I’m too anxious about the flight to worry about the power-point. What if my flight got canceled and I had to spend the night in Mexico City? Since my phone didn’t work, I wasn’t sure how I would get Amex to find me a hotel, get me a car service, and rebook me on a morning flight. And I couldn’t send the presentation to my colleagues who had flown in the previous day because I hadn’t finished it yet. Wait, which anxiety is the one that is the real cause of my rising panic, which is just a contributing factor?

My flight moved up screen one until it was at the top of the screen.

Then it disappeared.

I started deep breathing. Calm. Calm. No need to panic. Maybe they rescheduled it and it was now tucked in amongst other flights later in the evening. I watched all four screens scroll past without seeing it, and scroll past again. And again. Nope, it was gone.

I turned and fled into the main concourse again, desperately searching for an AeroMexico information desk that I had a heard a rumor of. Nothing, nothing. But I knew there was an AeroMexico lounge on the mezzanine and suspected they could help me. When the elevator reached the upper level, I glanced about and saw a door with the AM logo on it and made a B-line for it. As I pushed open the glass door, I caught a glimpse of a dim room and messy wires. The guard behind the desk – I think it was some kind of security office – asked, in English because I am that obviously an American – if I was looking for the lounge.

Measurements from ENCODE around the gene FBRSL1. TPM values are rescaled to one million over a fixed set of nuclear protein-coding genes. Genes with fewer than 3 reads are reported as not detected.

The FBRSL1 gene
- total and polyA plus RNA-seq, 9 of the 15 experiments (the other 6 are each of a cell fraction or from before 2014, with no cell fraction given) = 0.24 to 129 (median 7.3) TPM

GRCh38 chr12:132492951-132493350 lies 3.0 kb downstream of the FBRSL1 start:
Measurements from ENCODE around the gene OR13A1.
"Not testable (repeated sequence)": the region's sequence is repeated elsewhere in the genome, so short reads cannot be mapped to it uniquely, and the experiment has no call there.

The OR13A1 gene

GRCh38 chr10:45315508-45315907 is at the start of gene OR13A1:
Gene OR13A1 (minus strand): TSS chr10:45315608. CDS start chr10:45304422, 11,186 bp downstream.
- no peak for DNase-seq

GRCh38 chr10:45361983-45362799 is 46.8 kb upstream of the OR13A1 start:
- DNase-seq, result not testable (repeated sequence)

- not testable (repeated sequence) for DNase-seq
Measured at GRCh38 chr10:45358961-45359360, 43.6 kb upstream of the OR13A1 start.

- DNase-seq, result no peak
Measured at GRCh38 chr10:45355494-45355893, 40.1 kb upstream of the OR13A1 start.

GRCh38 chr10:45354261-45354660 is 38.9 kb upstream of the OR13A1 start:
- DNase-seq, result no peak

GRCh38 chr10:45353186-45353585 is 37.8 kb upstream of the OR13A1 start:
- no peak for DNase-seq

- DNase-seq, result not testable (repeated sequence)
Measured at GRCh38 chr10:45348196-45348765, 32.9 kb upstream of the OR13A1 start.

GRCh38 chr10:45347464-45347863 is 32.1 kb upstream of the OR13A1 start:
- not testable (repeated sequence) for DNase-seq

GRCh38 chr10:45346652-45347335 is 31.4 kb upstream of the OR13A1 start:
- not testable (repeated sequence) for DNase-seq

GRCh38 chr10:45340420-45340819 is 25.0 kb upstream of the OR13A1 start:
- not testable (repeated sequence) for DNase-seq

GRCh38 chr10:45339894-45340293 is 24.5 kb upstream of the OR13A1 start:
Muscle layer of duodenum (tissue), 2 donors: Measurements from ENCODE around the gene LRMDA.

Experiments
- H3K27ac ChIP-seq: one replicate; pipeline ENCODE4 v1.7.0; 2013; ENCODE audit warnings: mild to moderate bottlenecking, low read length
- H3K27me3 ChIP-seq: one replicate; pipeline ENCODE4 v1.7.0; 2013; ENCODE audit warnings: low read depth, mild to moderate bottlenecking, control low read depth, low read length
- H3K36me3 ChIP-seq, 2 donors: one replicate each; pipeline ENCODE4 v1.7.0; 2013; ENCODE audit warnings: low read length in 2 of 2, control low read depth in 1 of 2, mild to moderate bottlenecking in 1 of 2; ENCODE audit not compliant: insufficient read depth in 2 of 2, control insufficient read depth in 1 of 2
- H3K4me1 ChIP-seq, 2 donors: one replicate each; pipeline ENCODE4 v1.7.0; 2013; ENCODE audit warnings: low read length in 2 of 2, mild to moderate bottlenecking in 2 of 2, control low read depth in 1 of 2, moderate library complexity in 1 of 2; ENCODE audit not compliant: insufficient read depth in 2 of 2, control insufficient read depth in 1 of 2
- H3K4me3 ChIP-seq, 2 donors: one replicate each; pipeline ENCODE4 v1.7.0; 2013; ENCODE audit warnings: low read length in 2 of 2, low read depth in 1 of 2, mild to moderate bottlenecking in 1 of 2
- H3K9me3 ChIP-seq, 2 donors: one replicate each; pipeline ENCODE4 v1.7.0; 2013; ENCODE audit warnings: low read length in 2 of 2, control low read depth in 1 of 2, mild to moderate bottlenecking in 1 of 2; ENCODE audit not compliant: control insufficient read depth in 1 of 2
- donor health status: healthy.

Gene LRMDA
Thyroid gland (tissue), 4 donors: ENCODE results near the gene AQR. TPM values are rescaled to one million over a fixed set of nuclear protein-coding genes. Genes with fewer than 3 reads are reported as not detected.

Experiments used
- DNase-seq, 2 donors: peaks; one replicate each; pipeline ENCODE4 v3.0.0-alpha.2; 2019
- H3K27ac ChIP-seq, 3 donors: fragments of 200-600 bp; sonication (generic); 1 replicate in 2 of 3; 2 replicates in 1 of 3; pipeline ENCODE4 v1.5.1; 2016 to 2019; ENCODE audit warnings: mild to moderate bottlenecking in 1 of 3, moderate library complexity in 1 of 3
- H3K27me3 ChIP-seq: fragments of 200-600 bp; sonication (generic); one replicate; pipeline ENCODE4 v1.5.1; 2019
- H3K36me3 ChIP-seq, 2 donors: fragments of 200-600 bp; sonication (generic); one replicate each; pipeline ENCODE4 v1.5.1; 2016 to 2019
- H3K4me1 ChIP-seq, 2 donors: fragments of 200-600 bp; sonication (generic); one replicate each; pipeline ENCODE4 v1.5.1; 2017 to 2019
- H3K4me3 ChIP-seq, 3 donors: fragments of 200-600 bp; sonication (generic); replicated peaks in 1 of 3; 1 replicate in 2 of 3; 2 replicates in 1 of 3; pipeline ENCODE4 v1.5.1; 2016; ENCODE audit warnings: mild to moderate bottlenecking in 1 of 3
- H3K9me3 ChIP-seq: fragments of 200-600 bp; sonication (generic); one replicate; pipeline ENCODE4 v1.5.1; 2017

“I’m looking for my flight,” I said. “And I’m very glad you speak English.”

She took my boarding pass, looked up my flight, jotted down the gate number, and handed it back to me less than 10 seconds later.

“Merci,” I said, in too much of a panic for my poor little brain to do more than recognize that I needed to thank someone in a language other than English.

Using my best NY pace, I rushed back to the M concourse, and past the place where I had been waiting so nervously, to that gate. Which, it turns out, is right beside the AeroMexico information desk where they could have answered my question.

I checked what time my flight was leaving, plopped down in a seat and started to work on the presentation again. Now I was really freaking. So much to do and I was not going to finish on time. So focused I barely noticed the man who sat down on the end of my conjoined run of seats.

Until he started jiggling. And the whole bench jiggled with him. And my laptop started jiggling, too. Not conducive to fine PPT deign elements.